Audit Report - NO-AR-14-004 - May 5, 2014

The U.S. Postal Service missed the opportunity to save more than $2 million annually in transportation-related costs in southern Florida because management did not have surface visibility (SV) system data it could rely on to identify unnecessary transportation and driver workhours, our recent audit found.

The SV system tracks mail as it moves through the network based on employees’ scans of barcodes on trailers and containers, such as sacks, trays, and tubs. The data collected from the barcodes are used to plan, manage, and optimize the surface transportation network.

The U.S. Postal Service Office of Inspector General (OIG) recently took a look at how the SV system is operating in the Suncoast District. We found employees were only scanning containers 27 percent of the time. Most of the time they estimated the trailer bed loads and manually entered the information into the SV system, rendering it unreliable. Employees improvised in this way either because they said it was easier than scanning or because containers were not barcoded as they should have been.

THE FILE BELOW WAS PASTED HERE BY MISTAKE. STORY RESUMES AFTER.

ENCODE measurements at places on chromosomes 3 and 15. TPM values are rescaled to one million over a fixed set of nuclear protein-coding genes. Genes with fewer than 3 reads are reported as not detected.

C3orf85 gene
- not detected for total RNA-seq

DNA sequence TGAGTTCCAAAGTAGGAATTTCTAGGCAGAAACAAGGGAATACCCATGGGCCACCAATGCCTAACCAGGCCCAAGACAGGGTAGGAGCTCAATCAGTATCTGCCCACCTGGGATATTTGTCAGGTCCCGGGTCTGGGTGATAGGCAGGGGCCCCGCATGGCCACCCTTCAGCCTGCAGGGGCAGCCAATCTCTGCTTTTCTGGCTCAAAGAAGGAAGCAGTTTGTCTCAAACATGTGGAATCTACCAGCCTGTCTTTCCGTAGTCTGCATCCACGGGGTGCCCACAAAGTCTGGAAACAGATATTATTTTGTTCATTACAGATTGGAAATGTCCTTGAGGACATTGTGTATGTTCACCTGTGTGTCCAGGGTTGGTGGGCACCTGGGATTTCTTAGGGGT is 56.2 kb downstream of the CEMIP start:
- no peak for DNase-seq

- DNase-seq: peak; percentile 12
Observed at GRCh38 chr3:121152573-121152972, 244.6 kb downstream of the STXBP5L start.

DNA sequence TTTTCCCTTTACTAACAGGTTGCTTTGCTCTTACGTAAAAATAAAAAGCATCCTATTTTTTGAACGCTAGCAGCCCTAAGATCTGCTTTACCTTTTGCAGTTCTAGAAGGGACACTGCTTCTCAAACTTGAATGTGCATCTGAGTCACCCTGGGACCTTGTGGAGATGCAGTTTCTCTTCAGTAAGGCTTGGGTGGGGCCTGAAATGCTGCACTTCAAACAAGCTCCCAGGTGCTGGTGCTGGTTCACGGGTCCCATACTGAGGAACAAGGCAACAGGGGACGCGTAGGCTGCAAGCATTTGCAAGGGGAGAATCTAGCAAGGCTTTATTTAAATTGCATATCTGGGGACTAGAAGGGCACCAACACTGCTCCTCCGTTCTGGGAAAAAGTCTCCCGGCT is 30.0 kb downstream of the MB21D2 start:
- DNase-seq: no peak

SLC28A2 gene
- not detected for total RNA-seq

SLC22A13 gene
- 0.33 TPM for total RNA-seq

Because the SV system data were not reliable, we estimated the Postal Service missed an opportunity to eliminate or modify 103 trips from highway contract routes, which would have saved about $1.9 million annually. In addition, the Suncoast District could have eliminated almost 3,000 postal vehicle drivers’ workhours, yielding about $135,000 in annual savings.

We recommended the Postal Service ensure containers have the proper barcodes for scanning and implement controls to ensure employees follow scanning procedures. We also recommended the Postal Service eliminate the excess trips and driver hours we identified, or explain why it was declining to do so.

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